I had several low waste hay feeders that I had built along the general lines of others I had seen in use and on the internet. The basic design I used was to start with a v-feeder like that shown in plans published by the Saskatchewan Agriculture Family Farm Improvement Branch. We added to this a 2nd layer of slats set on a slant on both long open sides, to help prevent animals pulling their heads back out while eating and dropping hay on the ground. We also added a plywood lid. A similar design, but smaller and one sided, has been produced for sale by Wyl Smith in Maine for local pickup. With their large number of pieces, these hay feeders are a bit laborious to put together, but are far far superior to putting hay in racks or on the ground. But there was one really vexing problem with the design I had been using: the vertical slats on the outside permit the smaller members of the herd to climb in and settle down for a nice long chow with no need to get up for bathroom breaks. Since the whole purpose of the feeder is to keep the uneaten hay clean so that it will all be eaten...well, you see the problem. I tried adding wooden cross pieces to the outside, with the result that all of my goats developed bare patches at the base of their necks where they rubbed on the horizontal slats. And the smallest kids still climbed in.
One day I was walking through my local Home Depot when I spotted some pre-assembled PVC railings intended for use in building outdoor decks. Suddenly before my eyes I saw the interior of a new hay feeder, with the slatted frame to hold the hay already pre-assembled. In the end I've modified the design of the hay feeder to utilize these attractive, durable (so far) pre-assembled parts as the primary hay racks inside the feeder, and added calf panel pieces on the exterior to prevent unwanted occupants. I've also added rudimentary counter weights to the lid to make it easier to lift. Below I show step by step photos of the assembly of one of our feeders, and I will try to add some plans with measurements later. A lot of your dimensions will be dictated by the exact size of the deck railings you are able to purchase, but one rule of thumb is that the distance from the outside of the calf panels to the center of the feeder should not be greater than about 19", so the last bits in the center can be reached. Thanks go to Michael Covey, whose various body parts are shown in some of the photos--he is the handy guy without which these feeders would probably not exist at all!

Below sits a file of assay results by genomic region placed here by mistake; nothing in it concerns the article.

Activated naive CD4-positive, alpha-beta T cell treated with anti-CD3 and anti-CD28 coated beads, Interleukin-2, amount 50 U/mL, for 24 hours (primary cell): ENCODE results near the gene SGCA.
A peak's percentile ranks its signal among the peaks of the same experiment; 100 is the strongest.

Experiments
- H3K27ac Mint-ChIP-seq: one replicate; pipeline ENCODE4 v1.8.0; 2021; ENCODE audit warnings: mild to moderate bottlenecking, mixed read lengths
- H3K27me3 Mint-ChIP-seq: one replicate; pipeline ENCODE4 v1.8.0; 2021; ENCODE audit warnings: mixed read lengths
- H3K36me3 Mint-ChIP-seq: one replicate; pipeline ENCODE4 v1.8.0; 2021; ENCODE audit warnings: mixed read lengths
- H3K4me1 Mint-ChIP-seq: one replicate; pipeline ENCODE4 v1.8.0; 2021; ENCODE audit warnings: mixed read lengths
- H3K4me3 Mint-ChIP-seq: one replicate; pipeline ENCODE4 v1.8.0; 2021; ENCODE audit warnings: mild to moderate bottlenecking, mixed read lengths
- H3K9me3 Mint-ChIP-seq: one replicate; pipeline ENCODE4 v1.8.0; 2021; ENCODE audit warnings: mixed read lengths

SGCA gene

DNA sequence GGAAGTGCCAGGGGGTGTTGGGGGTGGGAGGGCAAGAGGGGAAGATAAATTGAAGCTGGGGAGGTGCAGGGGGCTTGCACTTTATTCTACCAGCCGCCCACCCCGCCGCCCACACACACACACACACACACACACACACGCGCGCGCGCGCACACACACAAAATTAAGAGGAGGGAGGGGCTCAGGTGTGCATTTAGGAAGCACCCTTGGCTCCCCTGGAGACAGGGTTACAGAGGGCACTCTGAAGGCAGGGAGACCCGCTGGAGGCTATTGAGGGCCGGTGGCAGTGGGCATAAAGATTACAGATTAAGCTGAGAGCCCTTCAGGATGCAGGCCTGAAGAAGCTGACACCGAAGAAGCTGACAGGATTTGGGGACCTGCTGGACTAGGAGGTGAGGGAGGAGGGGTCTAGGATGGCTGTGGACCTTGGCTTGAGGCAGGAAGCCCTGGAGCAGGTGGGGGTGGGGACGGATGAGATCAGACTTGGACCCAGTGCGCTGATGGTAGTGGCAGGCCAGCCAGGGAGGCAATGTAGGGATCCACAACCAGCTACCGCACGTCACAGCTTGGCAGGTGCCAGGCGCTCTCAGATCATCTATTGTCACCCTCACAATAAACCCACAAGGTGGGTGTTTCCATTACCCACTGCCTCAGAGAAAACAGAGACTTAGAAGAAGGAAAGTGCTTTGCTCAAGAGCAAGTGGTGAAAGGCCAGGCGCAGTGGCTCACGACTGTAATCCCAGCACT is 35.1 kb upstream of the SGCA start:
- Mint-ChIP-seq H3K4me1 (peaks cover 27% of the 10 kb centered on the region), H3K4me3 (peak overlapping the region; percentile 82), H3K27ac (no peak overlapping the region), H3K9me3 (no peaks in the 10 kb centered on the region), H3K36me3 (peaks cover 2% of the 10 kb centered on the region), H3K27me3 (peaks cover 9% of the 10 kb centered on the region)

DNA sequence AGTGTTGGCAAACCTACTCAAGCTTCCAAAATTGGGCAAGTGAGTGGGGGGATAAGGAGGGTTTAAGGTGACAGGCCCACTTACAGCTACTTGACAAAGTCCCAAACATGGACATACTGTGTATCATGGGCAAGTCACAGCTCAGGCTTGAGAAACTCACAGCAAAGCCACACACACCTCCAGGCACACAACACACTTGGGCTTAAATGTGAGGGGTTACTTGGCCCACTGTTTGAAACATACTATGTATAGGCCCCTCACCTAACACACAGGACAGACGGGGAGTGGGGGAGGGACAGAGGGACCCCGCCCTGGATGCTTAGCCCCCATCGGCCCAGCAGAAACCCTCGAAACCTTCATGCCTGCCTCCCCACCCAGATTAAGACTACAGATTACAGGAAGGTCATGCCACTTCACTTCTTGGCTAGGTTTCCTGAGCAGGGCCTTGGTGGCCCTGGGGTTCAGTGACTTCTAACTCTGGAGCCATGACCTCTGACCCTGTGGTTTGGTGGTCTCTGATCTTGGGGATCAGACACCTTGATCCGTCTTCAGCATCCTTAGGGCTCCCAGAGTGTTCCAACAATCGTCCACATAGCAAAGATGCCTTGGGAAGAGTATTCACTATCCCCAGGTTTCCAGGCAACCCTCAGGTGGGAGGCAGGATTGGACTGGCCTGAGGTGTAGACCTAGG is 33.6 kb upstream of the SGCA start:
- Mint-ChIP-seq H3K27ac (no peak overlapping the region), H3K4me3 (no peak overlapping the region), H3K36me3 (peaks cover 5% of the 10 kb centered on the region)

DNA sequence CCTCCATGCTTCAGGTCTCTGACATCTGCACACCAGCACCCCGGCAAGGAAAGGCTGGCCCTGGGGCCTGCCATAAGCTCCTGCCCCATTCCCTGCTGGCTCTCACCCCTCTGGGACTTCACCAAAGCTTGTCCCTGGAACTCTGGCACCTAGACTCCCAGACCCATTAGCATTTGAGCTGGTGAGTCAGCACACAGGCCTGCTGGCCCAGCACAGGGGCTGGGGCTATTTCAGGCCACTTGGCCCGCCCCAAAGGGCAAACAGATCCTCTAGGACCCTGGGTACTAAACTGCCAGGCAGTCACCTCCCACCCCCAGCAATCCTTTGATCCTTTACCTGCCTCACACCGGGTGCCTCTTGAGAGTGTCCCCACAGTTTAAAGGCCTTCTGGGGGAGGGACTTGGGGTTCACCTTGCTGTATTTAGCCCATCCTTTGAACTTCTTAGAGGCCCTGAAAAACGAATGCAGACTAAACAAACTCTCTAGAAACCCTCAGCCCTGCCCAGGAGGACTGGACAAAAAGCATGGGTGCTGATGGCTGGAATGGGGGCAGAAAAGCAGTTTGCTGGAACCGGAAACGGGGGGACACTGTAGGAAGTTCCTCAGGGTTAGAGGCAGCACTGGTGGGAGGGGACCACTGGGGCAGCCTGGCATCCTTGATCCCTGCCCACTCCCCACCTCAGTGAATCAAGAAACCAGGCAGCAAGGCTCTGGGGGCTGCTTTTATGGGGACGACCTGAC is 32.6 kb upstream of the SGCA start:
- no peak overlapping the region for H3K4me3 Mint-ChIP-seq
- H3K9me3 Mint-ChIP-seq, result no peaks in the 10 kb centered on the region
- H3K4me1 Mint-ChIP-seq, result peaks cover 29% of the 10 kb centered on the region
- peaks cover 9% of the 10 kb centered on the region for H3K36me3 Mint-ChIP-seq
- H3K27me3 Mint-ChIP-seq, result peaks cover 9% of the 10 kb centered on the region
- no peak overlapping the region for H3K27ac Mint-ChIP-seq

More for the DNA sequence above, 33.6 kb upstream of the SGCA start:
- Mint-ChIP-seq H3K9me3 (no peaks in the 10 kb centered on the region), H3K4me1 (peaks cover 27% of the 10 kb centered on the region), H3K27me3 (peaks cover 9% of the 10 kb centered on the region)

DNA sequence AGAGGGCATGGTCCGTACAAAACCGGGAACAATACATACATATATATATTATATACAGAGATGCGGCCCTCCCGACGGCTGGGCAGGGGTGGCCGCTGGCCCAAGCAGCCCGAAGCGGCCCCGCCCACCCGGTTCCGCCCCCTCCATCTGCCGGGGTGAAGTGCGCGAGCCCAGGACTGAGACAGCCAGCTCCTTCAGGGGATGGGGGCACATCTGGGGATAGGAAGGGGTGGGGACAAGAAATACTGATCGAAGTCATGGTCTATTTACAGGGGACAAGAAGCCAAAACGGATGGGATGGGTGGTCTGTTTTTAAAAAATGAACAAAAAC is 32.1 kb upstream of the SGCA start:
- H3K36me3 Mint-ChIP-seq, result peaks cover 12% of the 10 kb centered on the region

And no, we don't build these to sell. If you want one built and can get there, see the link to Wyl, above.
I think we will find that after a few years of use the lids and possibly the bottom of the box may need to be replaced. But my worry that the deck railings would not be sturdy enough to withstand hay bales landing and goats pushing have so far proved unfounded. This feeder has been in continuous use for over a year by 20 + goats. This feeder can comfortably feed about 14 at one time, 16 in a pinch. My older feeders were able to handle as many as 20, because they were longer. I have retrofitted those older feeders with calf panels on the outsides and they work great as well, so if you have larger numbers you may want to visit the link at the beginning of the page, build one of those hay feeders with slats inside, in any length you want, and add the lid and calf panels as shown here. Or you can double the size by using 2 pairs of deck railings.
If anyone reading this page builds a feeder like this one, please send me a photo, and I will post it here with a link your web site, if you have one. Happy building!!